Release type: Media Release

Date:

BUDGET 2009-10: Investing in quality teaching

Ministers:

The Hon Julia Gillard MP
Minister for Education. Minister for Employment and Workplace Relations
Minister for Social Inclusion
Deputy Prime Minister

There is nothing more important to the quality of our schools, than the quality of our teachers. Teacher quality is the single greatest influence on student engagement and achievement making it critical that university courses are of the highest quality.

The Rudd Government will improve the quality of teaching courses and reduce HELP repayments for students who enter the teaching profession through changes to the way teaching courses are funded.

As recommended in the Bradley Review of Australian Higher Education, the Government will increase the maximum student contribution for education units of study for students who commence in 2010, from the national priority band to Band 1 (currently $4162 and $5201 respectively) to better support universities to provide high quality teaching courses.

This measure will deliver an estimated additional $108 million over four years to universities to encourage them to offer quality teaching courses.

To offset this additional cost for students, the Government’s incentives for mathematics and science graduates will be extended to new teacher education graduates who go on to teach, to encourage more students into the teaching profession.

Higher Education Loan Program (HELP) repayments will also be reduced for education graduates (by up to $1536 per year for 2009-10) to encourage them to take up and remain employed in teaching. This is similar to the Government's approach to mathematics and science graduates.

Students who graduate from education courses from Semester 2, 2009 will be eligible to receive the reduction if they go on to pursue a teaching career. Similar arrangements will also apply to nursing graduates as recommended by the Bradley Review.

A student who starts their education degree in 2010 will have increased student contributions of around $3,500 over a three year degree. If they take out a HECS HELP loan, this will be the extra that they will borrow. When they start working as a teacher and their income reaches the threshold for making compulsory repayments ($41 595 currently) they will be able to claim the HELP payment reduction. If their income for a full year’s work as a teacher is $50 000, for example, their repayment will be reduced from around $2250 to around $700. For the full period of 260 weeks they can claim, they will save more than $7500 – making them $4000 better off.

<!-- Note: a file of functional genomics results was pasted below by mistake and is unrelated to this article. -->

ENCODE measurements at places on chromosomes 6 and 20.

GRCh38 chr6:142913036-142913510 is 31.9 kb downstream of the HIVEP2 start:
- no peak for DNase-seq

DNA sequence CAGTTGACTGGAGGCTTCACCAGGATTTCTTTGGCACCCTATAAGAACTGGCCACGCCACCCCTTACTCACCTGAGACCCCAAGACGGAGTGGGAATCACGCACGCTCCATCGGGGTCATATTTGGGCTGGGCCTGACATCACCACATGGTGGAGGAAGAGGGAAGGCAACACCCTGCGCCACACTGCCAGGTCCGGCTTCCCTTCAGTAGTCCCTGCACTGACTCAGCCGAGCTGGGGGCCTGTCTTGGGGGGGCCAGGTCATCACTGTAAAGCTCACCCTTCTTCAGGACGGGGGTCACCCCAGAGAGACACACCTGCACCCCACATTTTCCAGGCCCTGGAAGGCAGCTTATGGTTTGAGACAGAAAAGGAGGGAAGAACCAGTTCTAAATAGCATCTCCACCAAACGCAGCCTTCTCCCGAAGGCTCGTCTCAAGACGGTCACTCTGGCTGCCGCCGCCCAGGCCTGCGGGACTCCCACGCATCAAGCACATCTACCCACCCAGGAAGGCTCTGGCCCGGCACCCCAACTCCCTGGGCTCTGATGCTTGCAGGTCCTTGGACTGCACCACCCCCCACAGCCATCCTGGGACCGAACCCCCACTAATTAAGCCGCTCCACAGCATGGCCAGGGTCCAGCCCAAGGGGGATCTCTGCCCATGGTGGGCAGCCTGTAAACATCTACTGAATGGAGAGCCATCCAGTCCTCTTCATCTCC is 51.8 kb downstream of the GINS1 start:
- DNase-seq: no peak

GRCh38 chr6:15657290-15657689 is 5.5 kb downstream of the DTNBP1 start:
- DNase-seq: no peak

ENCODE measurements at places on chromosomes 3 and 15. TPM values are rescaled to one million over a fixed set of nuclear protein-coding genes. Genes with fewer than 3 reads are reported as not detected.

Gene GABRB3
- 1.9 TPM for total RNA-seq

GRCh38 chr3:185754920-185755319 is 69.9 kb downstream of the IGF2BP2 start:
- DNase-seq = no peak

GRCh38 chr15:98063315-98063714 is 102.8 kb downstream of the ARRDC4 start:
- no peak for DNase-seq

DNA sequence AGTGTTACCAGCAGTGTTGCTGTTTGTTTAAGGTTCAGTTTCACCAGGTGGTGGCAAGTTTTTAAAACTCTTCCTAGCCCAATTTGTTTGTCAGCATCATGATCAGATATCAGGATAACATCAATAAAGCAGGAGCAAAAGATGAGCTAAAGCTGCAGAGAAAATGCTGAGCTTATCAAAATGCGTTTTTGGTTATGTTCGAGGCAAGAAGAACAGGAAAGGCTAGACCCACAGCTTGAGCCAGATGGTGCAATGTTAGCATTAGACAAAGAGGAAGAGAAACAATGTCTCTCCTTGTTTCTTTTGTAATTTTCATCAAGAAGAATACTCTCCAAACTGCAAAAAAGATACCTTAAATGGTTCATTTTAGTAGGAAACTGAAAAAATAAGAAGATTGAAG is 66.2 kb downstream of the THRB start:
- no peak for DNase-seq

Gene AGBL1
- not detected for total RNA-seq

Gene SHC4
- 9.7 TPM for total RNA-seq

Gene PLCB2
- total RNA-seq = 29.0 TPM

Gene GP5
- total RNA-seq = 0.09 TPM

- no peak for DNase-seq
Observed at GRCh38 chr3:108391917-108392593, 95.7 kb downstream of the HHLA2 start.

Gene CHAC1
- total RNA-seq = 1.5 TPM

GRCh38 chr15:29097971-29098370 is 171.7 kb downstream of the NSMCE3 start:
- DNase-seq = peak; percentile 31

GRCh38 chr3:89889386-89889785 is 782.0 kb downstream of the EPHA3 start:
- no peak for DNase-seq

Taking steps to encourage universities to improve teacher education courses and to encourage students in to teaching, builds on the Government’s $550 million Smarter Schools – Improving Teacher Quality National Partnership.

This important reform targets critical points in the teacher lifecycle to attract, train, place, develop and retain quality teachers and leaders in our schools and classrooms by:

  • encouraging the best and brightest graduates into teaching though Teach for Australia
  • lifting the quality of teacher training and professional development
  • develop and enhancing the skills and knowledge of teachers and school leaders throughout their careers
  • building professional pathways for Indigenous people and Indigenous education workers who wish to progress to teaching
  • improving reward structures for teachers and leaders who work in disadvantaged, Indigenous, rural/remote and hard-to-staff schools
  • empowering principals to better manage schools and achieve improved student results
  • improving the quality and availability of teacher workforce data.

This investment in quality teaching recognises the pivotal role of teaching and learning in our schools to the nation’s future jobs, competitiveness and productivity.